With a Customer Experience Focus, You See Like Members

With a Customer Experience Focus, You See Like Members

Customer experience, or CX, has emerged as a vital business strategy for all types of organizations, including associations.
Adrienne Bryant, CAE, account executive at IntrinXec Management, Inc. (a Jaffe Management company), explains what associations can do to keep the member point of view in mind.

What are the key principles of customer experience?

A customer experience strategy is an outside-in business focus on what the external customer sees, reads, hears, and experiences when they interact with your organization, as well as any “touches” a customer feels through staff interactions.

The Customer Experience Professionals Association defines six core competencies for CX professionals. While they are all important, I believe three of them offer the best introduction: customer experience strategy, customer-centric culture, and experience design, improvement, and innovation.

Where should associations focus first?

A great place to start would be your website. In most cases, it’s the first touchpoint a prospective member has with your organization. Ask yourself: How easy is it for users to find simple information? Can they easily join or register for an event? Look at the website through the user’s eyes. A successful strategy that many organizations take is engaging a user experience (UX) expert to assess a website’s ease of use.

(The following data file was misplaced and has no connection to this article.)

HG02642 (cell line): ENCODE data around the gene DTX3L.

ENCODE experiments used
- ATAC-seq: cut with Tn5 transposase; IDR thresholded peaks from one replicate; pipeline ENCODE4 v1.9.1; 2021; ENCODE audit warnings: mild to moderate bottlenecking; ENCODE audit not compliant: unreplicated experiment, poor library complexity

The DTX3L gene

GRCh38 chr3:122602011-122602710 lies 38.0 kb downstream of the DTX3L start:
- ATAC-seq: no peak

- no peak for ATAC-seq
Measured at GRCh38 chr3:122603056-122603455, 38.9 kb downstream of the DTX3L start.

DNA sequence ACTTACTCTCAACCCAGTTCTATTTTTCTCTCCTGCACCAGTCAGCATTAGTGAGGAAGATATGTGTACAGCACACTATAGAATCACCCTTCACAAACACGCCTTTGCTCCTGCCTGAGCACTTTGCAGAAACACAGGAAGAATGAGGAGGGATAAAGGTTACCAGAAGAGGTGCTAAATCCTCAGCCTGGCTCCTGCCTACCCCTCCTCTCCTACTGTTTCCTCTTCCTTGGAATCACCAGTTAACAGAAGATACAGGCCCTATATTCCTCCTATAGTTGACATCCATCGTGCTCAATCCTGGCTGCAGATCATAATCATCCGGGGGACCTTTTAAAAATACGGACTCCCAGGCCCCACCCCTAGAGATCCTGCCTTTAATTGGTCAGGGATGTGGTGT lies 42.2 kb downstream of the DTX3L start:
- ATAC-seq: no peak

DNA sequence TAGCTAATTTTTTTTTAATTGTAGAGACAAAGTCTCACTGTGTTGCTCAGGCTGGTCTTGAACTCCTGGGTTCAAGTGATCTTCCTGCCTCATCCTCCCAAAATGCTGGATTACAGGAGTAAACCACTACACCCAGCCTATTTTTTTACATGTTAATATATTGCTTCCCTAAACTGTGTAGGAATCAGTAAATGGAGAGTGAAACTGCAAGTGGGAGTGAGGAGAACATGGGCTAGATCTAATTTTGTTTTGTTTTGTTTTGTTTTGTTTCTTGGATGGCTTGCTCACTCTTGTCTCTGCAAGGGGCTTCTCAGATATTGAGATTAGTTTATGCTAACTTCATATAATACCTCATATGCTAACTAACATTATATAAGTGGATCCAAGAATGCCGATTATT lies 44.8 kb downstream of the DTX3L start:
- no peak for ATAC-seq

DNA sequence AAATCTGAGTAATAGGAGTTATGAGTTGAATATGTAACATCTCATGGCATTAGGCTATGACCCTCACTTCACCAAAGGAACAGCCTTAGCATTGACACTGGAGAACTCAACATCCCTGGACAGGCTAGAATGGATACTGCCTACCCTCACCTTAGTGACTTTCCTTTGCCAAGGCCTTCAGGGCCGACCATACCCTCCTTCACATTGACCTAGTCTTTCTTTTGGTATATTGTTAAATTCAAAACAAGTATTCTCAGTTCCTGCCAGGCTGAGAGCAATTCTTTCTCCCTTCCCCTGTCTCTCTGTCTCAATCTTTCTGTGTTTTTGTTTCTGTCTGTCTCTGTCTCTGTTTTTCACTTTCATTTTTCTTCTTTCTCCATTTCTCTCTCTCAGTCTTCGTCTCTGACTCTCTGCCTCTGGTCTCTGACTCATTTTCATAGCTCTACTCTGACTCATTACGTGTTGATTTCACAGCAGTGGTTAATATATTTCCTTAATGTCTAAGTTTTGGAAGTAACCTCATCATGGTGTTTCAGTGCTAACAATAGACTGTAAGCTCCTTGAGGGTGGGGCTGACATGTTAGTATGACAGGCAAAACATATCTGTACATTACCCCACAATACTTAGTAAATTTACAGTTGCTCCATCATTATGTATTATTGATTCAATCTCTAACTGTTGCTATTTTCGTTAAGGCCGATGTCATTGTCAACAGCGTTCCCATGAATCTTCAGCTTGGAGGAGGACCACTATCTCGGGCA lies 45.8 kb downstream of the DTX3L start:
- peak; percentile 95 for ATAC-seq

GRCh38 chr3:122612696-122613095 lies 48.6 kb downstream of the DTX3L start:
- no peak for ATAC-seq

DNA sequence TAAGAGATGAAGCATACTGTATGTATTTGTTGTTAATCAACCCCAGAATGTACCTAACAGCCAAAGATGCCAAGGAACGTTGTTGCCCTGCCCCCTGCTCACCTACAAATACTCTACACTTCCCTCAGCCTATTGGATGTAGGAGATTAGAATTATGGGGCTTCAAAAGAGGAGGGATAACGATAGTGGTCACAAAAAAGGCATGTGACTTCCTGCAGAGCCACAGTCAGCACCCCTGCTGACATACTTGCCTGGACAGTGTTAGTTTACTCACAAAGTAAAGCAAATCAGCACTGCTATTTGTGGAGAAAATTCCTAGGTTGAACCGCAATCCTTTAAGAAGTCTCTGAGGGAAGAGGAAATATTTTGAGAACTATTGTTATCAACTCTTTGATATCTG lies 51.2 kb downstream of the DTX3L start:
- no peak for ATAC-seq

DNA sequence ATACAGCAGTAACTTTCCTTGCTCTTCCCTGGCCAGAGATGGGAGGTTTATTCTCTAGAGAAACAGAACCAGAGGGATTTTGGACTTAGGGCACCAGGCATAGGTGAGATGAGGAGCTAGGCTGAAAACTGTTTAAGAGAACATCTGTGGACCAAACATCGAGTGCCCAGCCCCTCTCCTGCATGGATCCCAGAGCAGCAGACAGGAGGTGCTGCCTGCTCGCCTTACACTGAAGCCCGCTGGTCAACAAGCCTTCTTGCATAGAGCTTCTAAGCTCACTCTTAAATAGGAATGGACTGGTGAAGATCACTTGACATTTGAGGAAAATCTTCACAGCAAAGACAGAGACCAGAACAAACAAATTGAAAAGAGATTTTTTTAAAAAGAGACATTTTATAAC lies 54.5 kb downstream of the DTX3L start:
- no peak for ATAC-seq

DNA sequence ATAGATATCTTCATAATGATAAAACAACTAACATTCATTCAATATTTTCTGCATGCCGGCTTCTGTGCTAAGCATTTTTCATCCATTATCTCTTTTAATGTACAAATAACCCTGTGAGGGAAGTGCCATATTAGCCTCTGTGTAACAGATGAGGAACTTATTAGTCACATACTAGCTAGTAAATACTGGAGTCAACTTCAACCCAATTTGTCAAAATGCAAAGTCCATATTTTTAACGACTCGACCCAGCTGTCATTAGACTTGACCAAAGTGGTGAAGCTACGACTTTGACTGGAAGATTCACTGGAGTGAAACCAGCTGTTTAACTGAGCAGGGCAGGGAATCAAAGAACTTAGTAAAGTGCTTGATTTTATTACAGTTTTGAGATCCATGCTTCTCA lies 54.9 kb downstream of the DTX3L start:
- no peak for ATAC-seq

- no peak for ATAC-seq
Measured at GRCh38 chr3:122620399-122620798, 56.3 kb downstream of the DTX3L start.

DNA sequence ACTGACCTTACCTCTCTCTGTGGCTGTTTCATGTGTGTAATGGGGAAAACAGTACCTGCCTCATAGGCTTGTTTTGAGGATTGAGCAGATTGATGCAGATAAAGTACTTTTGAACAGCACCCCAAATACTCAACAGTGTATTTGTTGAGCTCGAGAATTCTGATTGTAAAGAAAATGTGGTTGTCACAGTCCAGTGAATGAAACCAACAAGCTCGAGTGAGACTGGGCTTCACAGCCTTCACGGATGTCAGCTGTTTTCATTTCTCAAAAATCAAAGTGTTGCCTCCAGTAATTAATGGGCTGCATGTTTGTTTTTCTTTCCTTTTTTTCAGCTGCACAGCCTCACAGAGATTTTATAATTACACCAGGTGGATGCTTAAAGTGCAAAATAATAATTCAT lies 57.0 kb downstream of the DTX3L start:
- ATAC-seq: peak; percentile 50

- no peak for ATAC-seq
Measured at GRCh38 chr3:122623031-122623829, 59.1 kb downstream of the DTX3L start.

What skills do staff need to do this well?

To become a CX leader, you need basic problem-solving and relationship-building skills. You’ll also want to learn basic project management principles because CX is all about managing people and time. Design thinking and customer co-creation principles are integral to the journey-mapping process you’ll use to understand the emotions and challenges that your customers face as they interact with you. Finally, tap into soft skills, like the ability to influence change without direct management authority.

[This article was originally published in the Associations Now print edition, titled “See What Your Member Sees.”]